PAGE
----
This is the third of a three part series on IBM Connections, their collaboration platform. I recently had an extended conversation with Suzanne Livingston, Senior Product Manager for Connections. I have covered Connections before (see for example, Looking Closely at Lotus Connections) but it had been a while since I took a detailed look. In my last post I looked at some of the themes and features in the next release. In this post we will look at the new analytics capabilities, as well as the advantages of being able to work both inside and outside the enterprise through the same platform.
In the next major release, Connections will offer an enhanced dashboard to monitor adoption and community vitality. It will provide key usage indicators from Connections services and page views. The metrics will look at people, participation, and content. For example, you will be able to see such items as top contributors, number of unique visitors, new members, and much more.
There will be a starting collection of metric reports but then community managers will be able to choose more from numerous options that can be implemented by the system administrator, IBM’s Cognos is providing this capability in the background. If you want to go even deeper you can do custom work within Cognos itself, specifically Report Studio. For example, you can get further data beyond who is participating to what is their geography, department, job function, and other profile attributes specific to your organization. All of this data can help better understand how adoption is working and what needs to be done to further it. You can create custom reports or modify existing ones. You can drill down and do data slicing on time dimension, Connection component dimension or up to 3 different "filters" you can specify about a person's profile (Geo, Role, Dept being the default ones).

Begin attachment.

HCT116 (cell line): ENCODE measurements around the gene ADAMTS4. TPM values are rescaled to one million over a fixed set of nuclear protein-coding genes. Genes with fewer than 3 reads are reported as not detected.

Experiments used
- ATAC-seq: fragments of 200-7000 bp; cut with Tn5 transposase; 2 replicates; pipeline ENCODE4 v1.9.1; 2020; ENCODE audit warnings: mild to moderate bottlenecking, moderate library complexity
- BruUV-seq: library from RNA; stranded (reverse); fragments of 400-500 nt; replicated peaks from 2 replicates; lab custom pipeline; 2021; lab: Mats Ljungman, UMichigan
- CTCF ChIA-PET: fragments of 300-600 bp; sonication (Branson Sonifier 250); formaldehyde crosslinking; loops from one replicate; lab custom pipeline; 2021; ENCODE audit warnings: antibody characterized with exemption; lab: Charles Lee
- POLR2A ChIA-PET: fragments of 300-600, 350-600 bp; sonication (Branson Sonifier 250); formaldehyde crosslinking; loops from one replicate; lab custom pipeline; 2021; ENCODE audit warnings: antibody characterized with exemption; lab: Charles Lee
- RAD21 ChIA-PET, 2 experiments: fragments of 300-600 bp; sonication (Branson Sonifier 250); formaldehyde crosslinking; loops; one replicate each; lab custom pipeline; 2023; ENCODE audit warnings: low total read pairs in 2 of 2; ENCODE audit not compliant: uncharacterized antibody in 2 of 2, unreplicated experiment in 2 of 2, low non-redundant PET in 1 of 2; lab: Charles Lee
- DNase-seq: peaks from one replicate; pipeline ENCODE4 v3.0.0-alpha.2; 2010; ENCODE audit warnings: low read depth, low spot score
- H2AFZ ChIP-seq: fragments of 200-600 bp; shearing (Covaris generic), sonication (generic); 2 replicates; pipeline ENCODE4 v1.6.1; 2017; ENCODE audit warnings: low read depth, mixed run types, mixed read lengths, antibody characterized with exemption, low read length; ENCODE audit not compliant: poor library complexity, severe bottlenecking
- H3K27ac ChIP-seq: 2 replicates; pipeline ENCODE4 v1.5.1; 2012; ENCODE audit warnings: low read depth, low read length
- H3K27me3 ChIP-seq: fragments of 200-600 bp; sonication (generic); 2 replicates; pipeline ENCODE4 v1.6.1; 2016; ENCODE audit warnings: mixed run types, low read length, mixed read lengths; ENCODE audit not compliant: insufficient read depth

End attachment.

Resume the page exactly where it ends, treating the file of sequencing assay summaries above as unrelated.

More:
What is exciting here is the integration of social capabilities and analytics. For example, a marketing professional can now gain real-time access to data that highlights patterns and consumer sentiment related to marketing trends. They can adjust campaigns on the fly. But what is even more interesting is the ability with a single click, for professionals to react to these new insight by automatically creating a social network, on the fly, bringing together experts across geographical and market intelligence topics to work together and to respond to these insights.
The ability to take insights from consumer facing communities and bring them inside for internal conversation on how to respond shows one the advantages of having a platform that serves both communities inside and outside the organization. Another is the ability to align messages across these communities so employees are in step with customers and their insights. Suzanne said that the market interest in Connections has shifted from usage dominantly inside the enterprise to a combined focus of inside and outside the enterprise. I think this is a big advantage over single purpose platforms.
McKinsey has offered data to support this advantage of using social media both inside and outside the enterprise (see: How social technologies are extending the organization). They found extensive benefits for using social software inside the enterprise (e.g. increasing speed to access knowledge, reducing communication costs, and increasing speed to access internal experts) and outside the enterprise (increasing effectiveness of marketing, increasing customer satisfaction, and reducing marketing costs). However it was the fully networked organizations, the ones who used social business both inside and outside the enterprise that gained the most. For example, the fully networked organizations had almost twice as such integration of social aspects into the employees day to day work and a greater improvement in benefits.
I see the new capabilities within Connections covered in these three posts to further support this integration of social into business. Companies that adopt these approaches should be the winners going forward.